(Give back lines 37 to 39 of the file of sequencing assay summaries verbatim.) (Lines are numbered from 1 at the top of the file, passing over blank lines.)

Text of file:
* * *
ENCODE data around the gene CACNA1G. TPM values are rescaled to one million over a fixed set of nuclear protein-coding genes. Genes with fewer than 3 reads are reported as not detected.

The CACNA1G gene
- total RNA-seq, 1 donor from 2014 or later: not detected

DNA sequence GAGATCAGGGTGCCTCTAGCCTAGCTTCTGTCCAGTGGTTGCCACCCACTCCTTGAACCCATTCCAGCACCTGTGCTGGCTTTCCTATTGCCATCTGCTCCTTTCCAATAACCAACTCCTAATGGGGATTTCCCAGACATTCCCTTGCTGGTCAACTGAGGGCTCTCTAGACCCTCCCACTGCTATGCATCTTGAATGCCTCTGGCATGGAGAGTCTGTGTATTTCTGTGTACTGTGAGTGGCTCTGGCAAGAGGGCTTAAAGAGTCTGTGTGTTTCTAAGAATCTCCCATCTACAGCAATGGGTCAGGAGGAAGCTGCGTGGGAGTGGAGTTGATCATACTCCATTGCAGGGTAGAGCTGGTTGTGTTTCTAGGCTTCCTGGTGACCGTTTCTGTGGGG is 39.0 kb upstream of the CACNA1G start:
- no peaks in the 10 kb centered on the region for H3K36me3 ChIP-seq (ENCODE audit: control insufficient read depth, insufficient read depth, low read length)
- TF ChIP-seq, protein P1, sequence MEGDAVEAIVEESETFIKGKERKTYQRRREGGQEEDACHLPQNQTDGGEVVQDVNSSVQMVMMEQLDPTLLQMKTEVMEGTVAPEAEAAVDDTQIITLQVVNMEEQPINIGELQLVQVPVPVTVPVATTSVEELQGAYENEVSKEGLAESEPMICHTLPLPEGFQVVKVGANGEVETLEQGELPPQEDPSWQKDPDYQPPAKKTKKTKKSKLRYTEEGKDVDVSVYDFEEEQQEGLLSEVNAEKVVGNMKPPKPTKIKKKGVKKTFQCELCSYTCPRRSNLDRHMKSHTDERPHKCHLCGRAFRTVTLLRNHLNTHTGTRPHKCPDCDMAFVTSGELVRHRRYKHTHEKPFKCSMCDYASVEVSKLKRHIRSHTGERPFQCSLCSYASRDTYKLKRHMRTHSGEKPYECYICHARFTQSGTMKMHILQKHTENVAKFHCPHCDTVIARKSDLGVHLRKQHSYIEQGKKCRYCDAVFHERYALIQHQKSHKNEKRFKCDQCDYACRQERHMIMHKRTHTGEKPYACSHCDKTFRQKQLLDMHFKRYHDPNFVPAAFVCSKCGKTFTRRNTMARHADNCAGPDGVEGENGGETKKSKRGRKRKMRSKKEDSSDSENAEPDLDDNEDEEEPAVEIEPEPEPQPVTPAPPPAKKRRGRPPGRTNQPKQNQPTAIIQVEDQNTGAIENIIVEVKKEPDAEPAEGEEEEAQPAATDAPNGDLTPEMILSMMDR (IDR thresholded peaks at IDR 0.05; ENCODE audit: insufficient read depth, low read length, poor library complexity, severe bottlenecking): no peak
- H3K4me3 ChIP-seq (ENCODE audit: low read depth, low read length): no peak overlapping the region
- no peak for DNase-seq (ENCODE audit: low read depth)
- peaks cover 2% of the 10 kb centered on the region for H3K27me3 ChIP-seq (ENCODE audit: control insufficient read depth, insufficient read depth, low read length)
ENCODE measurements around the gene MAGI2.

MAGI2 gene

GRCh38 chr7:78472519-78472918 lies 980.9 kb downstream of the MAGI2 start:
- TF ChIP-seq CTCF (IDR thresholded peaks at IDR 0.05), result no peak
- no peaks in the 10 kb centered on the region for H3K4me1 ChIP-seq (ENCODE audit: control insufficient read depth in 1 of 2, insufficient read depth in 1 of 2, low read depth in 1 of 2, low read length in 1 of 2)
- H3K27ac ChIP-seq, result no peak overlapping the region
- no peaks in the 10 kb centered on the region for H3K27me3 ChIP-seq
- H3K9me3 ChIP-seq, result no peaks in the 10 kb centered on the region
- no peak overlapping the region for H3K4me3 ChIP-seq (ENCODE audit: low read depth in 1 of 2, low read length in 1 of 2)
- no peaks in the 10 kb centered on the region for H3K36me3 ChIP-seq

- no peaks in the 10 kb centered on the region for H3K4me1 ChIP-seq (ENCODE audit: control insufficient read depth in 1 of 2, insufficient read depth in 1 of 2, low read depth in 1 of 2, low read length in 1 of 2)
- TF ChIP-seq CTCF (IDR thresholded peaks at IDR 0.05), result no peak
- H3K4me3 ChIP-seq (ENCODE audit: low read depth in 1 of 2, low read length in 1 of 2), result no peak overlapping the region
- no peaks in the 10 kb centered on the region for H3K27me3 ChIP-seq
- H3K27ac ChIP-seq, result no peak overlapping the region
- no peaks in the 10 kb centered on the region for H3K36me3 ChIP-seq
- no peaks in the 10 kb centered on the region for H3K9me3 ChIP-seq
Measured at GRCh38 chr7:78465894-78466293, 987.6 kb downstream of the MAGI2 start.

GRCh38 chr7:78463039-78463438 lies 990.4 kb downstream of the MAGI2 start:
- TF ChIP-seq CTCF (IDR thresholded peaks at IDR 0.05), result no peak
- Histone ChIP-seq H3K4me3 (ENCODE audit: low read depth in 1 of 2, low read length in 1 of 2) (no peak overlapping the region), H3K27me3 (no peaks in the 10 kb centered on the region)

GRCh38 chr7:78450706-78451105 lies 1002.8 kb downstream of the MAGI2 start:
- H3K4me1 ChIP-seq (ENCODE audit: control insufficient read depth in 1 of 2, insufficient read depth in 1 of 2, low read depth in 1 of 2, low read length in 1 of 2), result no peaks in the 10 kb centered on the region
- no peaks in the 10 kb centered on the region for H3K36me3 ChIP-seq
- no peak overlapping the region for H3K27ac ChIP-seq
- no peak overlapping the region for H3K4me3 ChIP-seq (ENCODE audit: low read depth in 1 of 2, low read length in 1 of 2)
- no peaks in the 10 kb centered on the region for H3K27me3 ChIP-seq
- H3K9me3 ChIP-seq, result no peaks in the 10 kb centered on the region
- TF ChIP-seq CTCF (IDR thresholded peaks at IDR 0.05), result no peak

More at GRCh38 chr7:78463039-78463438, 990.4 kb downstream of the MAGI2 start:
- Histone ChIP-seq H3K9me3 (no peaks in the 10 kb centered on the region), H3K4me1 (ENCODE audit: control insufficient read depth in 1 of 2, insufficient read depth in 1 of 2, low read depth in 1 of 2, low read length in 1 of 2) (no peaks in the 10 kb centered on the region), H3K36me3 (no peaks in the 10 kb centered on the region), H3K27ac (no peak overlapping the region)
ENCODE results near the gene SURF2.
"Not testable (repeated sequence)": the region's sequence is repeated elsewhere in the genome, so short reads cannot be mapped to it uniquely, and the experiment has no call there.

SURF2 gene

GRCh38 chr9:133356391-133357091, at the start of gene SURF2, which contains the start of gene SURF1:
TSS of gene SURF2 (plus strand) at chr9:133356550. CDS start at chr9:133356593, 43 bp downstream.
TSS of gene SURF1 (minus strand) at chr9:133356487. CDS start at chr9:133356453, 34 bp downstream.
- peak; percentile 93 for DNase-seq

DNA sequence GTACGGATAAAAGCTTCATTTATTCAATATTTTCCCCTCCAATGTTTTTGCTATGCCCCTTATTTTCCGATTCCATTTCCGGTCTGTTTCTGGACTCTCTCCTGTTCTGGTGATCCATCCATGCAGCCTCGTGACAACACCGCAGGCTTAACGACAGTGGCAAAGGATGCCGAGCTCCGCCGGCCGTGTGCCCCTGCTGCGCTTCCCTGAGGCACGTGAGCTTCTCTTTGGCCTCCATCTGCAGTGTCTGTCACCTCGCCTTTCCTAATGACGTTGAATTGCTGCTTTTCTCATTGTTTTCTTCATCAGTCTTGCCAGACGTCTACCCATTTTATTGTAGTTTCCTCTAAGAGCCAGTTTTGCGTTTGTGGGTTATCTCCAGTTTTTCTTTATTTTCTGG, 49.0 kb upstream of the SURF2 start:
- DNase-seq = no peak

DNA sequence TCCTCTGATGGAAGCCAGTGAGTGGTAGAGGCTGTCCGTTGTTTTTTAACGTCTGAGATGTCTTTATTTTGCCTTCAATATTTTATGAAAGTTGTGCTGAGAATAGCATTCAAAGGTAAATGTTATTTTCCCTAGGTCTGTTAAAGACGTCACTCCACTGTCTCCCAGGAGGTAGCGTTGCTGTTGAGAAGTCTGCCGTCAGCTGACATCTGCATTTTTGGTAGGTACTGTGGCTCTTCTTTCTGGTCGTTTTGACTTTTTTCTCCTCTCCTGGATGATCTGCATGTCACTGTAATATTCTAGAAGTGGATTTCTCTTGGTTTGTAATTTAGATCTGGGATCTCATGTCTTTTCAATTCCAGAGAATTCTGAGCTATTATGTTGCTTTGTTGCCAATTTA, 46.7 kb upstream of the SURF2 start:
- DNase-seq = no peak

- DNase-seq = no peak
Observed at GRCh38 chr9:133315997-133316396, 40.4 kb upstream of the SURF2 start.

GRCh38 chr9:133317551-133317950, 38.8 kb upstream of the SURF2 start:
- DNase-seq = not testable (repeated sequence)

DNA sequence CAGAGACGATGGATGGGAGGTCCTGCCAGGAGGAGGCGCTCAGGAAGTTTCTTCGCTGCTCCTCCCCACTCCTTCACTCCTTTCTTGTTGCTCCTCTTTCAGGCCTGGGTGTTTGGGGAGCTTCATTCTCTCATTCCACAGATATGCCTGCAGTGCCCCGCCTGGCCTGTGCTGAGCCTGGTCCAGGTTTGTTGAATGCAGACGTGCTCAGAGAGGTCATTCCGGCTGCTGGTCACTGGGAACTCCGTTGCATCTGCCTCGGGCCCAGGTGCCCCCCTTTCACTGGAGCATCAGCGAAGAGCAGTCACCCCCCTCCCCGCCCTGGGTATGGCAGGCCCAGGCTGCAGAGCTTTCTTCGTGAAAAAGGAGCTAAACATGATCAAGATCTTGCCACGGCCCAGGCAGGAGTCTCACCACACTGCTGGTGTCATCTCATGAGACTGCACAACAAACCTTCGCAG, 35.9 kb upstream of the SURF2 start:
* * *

- H3K9me3 ChIP-seq, result no peaks in the 10 kb centered on the region
- TF ChIP-seq CTCF (IDR thresholded peaks at IDR 0.05), result no peak

More at GRCh38 chr7:78463039-78463438, 990.4 kb downstream of the MAGI2 start: